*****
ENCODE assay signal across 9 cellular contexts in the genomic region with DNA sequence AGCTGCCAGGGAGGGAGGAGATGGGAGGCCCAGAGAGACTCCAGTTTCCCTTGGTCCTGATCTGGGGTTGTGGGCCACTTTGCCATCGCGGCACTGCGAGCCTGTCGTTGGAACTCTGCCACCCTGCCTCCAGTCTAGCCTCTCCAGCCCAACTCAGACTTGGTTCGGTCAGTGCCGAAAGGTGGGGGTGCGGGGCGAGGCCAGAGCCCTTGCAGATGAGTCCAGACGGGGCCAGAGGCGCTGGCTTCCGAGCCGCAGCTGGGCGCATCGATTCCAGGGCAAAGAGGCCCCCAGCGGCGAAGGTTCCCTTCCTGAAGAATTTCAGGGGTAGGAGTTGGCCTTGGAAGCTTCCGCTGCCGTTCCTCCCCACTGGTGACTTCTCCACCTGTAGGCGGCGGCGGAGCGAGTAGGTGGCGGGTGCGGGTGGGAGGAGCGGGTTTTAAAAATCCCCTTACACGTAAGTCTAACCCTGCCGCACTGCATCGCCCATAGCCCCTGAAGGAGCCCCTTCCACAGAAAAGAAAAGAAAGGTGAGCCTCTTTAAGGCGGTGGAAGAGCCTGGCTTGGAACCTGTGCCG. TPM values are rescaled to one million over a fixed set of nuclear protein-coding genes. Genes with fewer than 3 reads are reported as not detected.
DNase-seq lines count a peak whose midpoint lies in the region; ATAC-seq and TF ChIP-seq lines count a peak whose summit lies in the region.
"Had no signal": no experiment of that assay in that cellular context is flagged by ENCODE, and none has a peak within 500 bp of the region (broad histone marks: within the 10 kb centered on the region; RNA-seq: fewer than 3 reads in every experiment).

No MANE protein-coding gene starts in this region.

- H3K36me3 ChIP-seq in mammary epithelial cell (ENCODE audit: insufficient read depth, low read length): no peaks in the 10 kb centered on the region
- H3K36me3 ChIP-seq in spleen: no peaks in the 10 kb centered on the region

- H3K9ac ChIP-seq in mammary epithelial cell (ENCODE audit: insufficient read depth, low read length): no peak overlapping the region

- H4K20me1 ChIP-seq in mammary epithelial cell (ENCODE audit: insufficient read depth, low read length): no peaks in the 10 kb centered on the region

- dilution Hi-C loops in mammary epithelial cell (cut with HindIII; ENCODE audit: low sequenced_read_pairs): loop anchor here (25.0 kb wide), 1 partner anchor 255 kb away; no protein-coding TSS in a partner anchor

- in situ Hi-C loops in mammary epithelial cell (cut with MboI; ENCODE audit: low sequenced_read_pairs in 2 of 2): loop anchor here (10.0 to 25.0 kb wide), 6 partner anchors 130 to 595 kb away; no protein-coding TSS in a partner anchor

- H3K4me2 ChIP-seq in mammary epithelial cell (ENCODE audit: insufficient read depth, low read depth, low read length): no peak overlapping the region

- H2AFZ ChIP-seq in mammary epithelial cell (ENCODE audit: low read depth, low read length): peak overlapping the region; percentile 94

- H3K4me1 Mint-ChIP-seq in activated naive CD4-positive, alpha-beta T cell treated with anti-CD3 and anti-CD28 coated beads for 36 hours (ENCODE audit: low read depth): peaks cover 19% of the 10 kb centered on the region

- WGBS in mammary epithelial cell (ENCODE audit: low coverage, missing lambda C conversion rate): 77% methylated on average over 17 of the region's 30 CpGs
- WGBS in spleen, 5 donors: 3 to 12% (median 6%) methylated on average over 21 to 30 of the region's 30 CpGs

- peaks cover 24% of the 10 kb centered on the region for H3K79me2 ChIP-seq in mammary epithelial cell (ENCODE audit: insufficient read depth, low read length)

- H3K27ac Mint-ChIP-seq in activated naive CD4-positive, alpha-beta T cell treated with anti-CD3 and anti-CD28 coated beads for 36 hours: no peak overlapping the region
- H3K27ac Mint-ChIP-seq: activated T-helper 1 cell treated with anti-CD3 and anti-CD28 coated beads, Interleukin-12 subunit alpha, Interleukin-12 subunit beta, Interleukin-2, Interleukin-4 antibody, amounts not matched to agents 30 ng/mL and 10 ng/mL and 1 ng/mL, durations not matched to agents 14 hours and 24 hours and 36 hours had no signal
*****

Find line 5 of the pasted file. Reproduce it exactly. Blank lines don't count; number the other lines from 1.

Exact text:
- H3K36me3 ChIP-seq in mammary epithelial cell (ENCODE audit: insufficient read depth, low read length): no peaks in the 10 kb centered on the region